Last week, an SPI reader named Anne emailed me the following question:
Greetings Pat. I am a reader of your Smart Passive Income blog and want to say thank you. I want to do like you and start a blog and start writing but this is a problem because I am no good at writing and with my english. English is not my native language and it is because of this I give up before. I want to try again but I ask you for help. Please what can I do because my english is not even perfect?
Instead of replying directly to Anne’s question, I thought it would be more beneficial to share her email publicly on the blog (with her permission, of course), because I know there are a lot of other people who are in a similar situation, and also because the awesome and active SPI community here would be more than happy to offer some advice and encouragement.
I know for a fact that a good percentage of my readers are from outside the US and English is not their primary language, yet several of them have successful blogs and online businesses of their own too.
My first piece of advice would be to get rid of the idea that you have to have perfect English.
You don’t. Not even close.
Good and proper writing will help, obviously, but as long as readers can understand what you’re trying to say, you can make progress and do well online.
Take Anne’s email, for instance. Her English was not perfect, but I totally understood what she meant and was able to respond and react to her message accordingly.
You don’t need perfect English to get people to take action.
My second piece of advice is for everybody—not just those who aren’t native English speakers: whenever you write something to publish online, make sure it’s something unique. If you regurgitate material that has already been talked about before, you’re not going to stand out of the crowd, and if your writing is a little off because of the language barrier, it’s going to be even harder to make a difference.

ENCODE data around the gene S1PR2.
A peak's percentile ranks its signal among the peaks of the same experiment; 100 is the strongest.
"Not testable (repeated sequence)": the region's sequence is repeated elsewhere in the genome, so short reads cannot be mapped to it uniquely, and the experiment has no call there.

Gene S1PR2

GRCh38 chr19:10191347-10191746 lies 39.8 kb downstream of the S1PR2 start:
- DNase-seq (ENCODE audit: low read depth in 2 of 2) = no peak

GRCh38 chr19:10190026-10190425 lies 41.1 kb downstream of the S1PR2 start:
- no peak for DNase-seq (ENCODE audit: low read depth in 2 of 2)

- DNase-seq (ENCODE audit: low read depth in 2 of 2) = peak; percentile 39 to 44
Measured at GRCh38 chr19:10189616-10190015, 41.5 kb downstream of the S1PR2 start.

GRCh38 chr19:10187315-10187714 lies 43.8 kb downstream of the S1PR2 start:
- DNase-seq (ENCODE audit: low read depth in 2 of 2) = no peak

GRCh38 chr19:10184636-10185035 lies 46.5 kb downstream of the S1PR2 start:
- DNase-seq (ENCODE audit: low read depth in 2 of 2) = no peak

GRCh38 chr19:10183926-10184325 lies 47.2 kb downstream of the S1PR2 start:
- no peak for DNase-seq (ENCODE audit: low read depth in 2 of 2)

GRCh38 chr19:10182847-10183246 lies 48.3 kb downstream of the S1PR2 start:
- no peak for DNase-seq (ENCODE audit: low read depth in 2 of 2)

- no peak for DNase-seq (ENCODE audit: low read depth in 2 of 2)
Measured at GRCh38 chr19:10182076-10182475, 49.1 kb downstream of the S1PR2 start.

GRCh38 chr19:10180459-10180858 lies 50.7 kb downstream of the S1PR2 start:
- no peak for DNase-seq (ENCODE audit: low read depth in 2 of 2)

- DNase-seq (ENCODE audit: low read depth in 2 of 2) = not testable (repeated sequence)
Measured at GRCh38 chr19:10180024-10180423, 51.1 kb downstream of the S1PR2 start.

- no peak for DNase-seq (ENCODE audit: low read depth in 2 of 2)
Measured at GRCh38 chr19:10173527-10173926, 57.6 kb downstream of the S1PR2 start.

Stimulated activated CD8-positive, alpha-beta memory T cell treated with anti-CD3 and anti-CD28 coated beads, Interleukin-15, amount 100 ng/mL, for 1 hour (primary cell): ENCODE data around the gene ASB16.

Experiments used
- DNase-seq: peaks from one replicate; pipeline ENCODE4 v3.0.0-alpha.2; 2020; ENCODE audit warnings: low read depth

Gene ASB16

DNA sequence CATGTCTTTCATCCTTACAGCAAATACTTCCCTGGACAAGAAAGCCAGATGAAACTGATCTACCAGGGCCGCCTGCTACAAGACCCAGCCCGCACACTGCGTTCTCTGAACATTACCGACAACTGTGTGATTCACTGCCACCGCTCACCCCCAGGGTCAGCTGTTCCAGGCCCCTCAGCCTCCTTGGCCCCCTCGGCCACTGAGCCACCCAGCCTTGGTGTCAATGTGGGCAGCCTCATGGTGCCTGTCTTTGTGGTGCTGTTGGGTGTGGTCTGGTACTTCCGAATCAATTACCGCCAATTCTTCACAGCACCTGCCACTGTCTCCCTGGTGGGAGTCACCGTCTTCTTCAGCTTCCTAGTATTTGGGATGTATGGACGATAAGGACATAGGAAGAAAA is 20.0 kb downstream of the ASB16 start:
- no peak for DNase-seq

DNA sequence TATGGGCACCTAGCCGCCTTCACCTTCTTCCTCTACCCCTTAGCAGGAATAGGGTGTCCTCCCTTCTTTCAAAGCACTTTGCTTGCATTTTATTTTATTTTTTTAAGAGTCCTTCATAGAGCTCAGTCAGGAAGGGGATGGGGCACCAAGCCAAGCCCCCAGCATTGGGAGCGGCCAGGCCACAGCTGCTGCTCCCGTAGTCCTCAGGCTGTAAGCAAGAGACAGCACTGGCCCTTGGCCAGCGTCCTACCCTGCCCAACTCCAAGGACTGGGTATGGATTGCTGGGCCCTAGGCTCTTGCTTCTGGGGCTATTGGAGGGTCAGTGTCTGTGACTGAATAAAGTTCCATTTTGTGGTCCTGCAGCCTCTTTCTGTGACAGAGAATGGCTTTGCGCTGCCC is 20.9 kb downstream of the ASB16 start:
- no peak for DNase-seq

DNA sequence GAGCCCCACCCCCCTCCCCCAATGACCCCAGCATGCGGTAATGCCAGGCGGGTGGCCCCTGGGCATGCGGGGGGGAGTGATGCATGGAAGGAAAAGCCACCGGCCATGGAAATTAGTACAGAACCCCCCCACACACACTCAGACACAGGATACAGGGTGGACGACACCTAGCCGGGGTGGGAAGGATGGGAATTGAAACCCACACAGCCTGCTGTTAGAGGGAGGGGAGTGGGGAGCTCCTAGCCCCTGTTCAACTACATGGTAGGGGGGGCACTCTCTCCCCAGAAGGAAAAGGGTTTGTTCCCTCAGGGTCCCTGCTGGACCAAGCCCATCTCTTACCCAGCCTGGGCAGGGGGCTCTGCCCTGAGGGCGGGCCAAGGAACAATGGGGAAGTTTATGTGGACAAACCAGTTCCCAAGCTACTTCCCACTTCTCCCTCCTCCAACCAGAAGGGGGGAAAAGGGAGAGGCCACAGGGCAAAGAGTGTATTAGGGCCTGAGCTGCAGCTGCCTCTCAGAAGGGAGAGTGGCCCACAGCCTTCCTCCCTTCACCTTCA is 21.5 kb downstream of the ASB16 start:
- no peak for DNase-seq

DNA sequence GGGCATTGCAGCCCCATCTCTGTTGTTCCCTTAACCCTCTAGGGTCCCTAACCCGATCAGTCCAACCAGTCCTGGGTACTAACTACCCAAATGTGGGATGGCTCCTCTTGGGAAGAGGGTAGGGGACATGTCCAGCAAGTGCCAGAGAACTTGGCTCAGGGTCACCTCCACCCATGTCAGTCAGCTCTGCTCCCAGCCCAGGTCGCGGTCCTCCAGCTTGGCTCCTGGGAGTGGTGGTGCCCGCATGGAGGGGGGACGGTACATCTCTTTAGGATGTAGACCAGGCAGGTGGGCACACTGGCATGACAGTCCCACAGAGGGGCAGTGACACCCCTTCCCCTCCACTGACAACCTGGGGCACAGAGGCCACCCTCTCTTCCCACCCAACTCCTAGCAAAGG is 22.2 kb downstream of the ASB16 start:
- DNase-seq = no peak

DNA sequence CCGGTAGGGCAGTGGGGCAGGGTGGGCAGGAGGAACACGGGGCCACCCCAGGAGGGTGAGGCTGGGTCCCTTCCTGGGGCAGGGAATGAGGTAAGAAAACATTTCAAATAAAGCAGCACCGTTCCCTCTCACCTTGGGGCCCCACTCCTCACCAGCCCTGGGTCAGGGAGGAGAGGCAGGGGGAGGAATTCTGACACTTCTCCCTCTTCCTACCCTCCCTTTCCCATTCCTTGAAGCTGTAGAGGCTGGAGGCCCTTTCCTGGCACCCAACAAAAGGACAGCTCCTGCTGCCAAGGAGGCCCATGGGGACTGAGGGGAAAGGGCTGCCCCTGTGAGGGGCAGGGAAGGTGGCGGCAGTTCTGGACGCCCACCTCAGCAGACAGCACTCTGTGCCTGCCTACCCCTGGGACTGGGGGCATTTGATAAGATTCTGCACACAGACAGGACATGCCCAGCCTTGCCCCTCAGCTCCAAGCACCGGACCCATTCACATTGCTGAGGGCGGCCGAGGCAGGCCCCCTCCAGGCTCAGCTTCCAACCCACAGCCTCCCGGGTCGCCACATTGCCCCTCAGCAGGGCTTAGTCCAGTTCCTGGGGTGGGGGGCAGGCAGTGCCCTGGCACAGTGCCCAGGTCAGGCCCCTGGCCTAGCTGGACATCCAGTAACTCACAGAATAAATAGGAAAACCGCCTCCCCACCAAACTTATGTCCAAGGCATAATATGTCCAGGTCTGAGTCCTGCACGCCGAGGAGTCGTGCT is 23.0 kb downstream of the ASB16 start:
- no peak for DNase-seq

If what you write about is unique, innovative, novel and interesting—whether it’s the actual topic you’re writing about, or the unique angle you take with something that has been talked about before, it doesn’t matter how good your English is—great content will attract people’s attention.
My third piece of advice is to try to include things other than words to convey your message.
What do I mean?
I mean things like images, pictures, info-graphics, charts and numbers, which are universally understood regardless of background and native tongue.
For those who don’t primarily speak English, these things can make it a lot easier for you to get your idea across, and at the same time it makes it a lot easier for your audience to understand you in a very memorable way.
And lastly, my fourth piece of advice is to practice, practice, practice. No matter what you want to do, and what skills you want to learn, you will never just wake up one day and suddenly become an expert. Keep learning by doing, and never give up.
Publish those blog posts, write emails, participate in forum discussions and leave comments on other blogs, and over time you’ll eventually see that your writing skills will improve.
If English is your second language, I give you major props. I’m from the U.S. myself and even I have a hard time figuring out this crazy language, and the fact that you are learning English, of all languages, on top of your own illustrates exactly how much you can do and what you can achieve.
So now I hand this off to the SPI community.
Please, if you have anything to add to this discussion, anything to say to help Anne and everyone else out there who is struggling with the language barrier online, please let me know on Twitter.
Even if you do primarily speak English, what are your thoughts on this topic?